Fossils show mammals’ rise to dominance after the dino-killing asteroid

Within 700,000 years, some rat-size survivors grew to be as big as a wolf


Scientists found 40 mammal skulls (some shown) at a site in Colorado. The fossils show how mammals thrived after an asteroid strike 66 million years ago.


Some 66 million years ago, an asteroid wiped out up to 75 percent of Earth’s species. This marked the end of the dinosaurs, but certainly not all life died. Understanding how those survivors fared has been hard. After all, few fossils exist from right after the cataclysm. But one unexpected trove has now turned up in Colorado’s Denver Basin. These fossils offer scientists a glimpse into how mammals, plants and reptiles ultimately came to flourish.

“This is one of those discoveries all paleontologists dream of,” says Steve Brusatte, a paleontologist at the University of Edinburgh in Scotland who was not involved in the research. “With a snap of a finger, mammals took over from the dinosaurs. More than 150 million years of dinosaur dominance was ended, just like that, and our ancestors took over.”  

The Corral Bluffs site in the Denver Basin is the only known locality in the world to have numerous fossils of animals and plants representing a whole series of time slices in the 1 million years following the Cretaceous–Paleogene, or K–Pg, extinction.

Over the last three years, a team led by researchers at the Denver Museum of Nature and Science has uncovered more than 7,000 fossils there. These include 233 kinds of plants and 16 species of mammals — among which are the earliest known mammals to reach relatively large sizes as they evolved and filled ecological roles previously occupied by dinosaurs.  

Corral Bluffs has a remarkably rich trove of fossils covering 27 square kilometers (19.4 square miles).

The newfound fossils also helped scientists build a detailed timeline of how mammals quickly diversified and grew in size. Within 700,000 years, for instance, some mammals had grown to be 100 times as big as the original survivors.  

Researchers described the new fossils online October 24 in Science.  

Long overlooked

Fossil hunters had not ignored the Corral Bluffs site. Indeed, they spent the last century scrounging for fossils there. Yet few fossils turned up — until paleontologist Tyler Lyson realized he had been looking in the wrong place. In 2016, he began focusing on nodules of rock, called concretions (Kon-KREE-shuns). He found lots of fossils inside them, not scattered among surface rocks.

Says Lyson, “That was the real game-changing moment when I broke open the first concretion and saw a mammal skull staring back at me.”

By comparing plant and animal fossils with data on precise dates for the rocks, the researchers puzzled together what happened at Corral Bluffs 65 million to 66 million years ago. Following global devastation caused by the asteroid impact, ferns and palms dominated quickly came to dominate. Slowly, forests with a much greater diversity of trees replaced them.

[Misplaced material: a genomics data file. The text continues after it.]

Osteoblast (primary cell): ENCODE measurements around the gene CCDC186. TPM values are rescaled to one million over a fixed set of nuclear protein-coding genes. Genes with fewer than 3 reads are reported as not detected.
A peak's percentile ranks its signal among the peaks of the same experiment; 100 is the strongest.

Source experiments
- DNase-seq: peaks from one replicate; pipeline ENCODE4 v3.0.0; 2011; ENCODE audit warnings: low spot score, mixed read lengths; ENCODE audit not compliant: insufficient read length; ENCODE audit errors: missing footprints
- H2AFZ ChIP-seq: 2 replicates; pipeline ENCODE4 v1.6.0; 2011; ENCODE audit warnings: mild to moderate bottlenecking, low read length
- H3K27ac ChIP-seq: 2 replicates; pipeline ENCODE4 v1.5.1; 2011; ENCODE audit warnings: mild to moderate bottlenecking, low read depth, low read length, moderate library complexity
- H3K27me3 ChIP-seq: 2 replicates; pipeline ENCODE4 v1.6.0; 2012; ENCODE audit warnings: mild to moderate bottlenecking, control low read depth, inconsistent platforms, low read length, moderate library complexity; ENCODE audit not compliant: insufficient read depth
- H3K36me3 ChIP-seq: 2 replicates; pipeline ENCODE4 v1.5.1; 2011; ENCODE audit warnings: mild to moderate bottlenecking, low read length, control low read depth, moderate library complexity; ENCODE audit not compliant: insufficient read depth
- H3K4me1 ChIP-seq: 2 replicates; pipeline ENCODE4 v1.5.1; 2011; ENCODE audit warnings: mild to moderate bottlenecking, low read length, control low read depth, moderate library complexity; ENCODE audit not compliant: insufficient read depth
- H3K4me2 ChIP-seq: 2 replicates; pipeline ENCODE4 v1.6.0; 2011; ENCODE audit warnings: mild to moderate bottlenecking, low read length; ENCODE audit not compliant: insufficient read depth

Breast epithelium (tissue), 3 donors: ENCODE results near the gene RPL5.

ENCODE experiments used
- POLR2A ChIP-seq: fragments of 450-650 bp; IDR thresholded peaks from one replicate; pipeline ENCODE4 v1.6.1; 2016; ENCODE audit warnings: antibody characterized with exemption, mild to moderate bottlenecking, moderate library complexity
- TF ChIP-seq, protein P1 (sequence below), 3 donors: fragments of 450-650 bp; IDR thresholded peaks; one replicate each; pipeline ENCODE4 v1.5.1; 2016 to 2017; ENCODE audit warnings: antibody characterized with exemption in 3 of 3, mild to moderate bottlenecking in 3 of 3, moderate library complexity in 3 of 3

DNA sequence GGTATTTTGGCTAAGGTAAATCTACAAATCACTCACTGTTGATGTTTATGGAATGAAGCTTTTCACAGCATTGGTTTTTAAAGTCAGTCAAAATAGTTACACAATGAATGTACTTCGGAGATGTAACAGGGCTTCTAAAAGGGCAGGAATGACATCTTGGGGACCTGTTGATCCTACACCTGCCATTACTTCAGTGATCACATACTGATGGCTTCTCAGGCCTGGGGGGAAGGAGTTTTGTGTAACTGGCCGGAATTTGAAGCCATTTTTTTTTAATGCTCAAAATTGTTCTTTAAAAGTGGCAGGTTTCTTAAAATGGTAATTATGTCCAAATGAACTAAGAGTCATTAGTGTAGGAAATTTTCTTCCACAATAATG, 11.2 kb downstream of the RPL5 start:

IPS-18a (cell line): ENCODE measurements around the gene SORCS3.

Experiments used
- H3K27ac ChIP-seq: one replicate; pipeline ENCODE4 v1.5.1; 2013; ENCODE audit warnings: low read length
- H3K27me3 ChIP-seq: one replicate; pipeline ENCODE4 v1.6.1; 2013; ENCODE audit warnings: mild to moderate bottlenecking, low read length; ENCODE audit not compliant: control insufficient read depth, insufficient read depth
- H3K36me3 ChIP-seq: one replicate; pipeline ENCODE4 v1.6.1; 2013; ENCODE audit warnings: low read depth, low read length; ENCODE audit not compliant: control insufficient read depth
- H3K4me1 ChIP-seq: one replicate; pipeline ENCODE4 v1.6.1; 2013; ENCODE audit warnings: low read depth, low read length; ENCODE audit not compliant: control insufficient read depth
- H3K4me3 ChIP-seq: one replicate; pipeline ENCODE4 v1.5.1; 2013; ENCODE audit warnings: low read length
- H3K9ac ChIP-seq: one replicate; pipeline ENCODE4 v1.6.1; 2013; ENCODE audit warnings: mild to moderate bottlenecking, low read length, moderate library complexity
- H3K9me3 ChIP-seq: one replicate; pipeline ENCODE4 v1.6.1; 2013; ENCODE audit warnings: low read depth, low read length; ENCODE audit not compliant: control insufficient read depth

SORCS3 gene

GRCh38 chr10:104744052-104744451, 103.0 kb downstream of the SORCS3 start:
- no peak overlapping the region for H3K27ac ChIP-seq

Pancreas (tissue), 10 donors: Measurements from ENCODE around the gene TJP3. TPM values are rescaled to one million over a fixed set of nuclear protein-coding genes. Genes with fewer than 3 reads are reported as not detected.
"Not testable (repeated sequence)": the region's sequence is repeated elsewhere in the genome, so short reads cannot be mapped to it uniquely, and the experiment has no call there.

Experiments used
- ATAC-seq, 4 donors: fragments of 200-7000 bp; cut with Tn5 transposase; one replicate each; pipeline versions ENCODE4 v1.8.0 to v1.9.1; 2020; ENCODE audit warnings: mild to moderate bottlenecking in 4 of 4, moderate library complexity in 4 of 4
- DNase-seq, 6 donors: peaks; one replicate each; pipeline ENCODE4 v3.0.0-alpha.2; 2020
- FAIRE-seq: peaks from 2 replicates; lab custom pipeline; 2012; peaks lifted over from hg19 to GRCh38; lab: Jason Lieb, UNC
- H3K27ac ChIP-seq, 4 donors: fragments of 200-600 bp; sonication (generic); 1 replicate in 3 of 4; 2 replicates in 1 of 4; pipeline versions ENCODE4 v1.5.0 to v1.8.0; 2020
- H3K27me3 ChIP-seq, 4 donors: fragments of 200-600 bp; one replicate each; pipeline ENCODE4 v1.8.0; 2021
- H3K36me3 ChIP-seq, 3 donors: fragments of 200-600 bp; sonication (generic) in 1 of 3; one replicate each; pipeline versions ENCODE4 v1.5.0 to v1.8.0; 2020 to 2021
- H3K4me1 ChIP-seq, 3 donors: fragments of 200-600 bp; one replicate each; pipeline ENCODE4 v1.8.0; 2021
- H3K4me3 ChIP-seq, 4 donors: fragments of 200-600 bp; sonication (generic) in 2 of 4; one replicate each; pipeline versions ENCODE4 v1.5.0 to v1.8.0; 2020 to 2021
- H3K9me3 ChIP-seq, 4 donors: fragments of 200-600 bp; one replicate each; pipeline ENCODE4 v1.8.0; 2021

Mammals took a little while to recover. But in time they swiftly diversified into a variety of forms and sizes. About the size of a rat, the biggest initial survivors of the impact weighed just 500 grams (1.1 pounds). But rock from 100,000 years later hosts fossils of raccoon-sized mammals that would have weighed up to 6 kilograms (13.2 pounds), Lyson says. That’s not far from biggest mammals that existed before the mass extinction.

By 300,000 years after the impact, some mammals were now 25 to 30 kilograms (55 to 66 pounds). This included the beaver-sized Carsioptychus. What led to that growth in their size? A lack of large predators in the post-impact world have helped. So would an explosion in plant diversity, which would have given them a wider array of dining choices.

By 300,000 years after the asteroid impact, mammals such as the raccoon-sized Loxolophus (illustrated), foraged for food in forests dominated by palm trees.

By 700,000 years after the mass extinction, these rock deposits held fossils of the earliest known members of the legume, or bean, family. Mammals also appeared weighing nearly 50 kilograms (110 pounds), such as the wolf-size Eoconodon.

The sheer number of fossils and different time slices revealed at Corral Bluffs, astound Brusatte, in Edinburgh. So did the number of mammal skulls — at least 40 so far. Skulls are usually very rare. In fact, mammals from around this time are typically “known just from teeth, and maybe a few bones here and there,” he says.  

Brusatte is working on a related site in New Mexico. It is among the very few others with similarly aged vertebrate fossils. Though those fossils are less complete, they too point to a rapid recovery and diversification of mammals after the impact. “Different areas are giving the same signal,” he says. “That tells us that it’s probably true.”

Many mammals before the impact were very different from those today. For instance, so-called “placental” mammals came to dominate. These are animals whose young develops in a womb. Today, they account for some 95 percent of the roughly 6,500 mammal species alive.

Corral Bluffs “is the best record” showing how land-based ecosystems recovered from the K–Pg extinction, says Jin Meng. He’s a paleontologist and expert on dinosaur-era mammals at the American Museum of Natural History in New York City. The newfound fossils show “at least part of the earliest record — part of the trunk — of the placental mammal tree of life.”  

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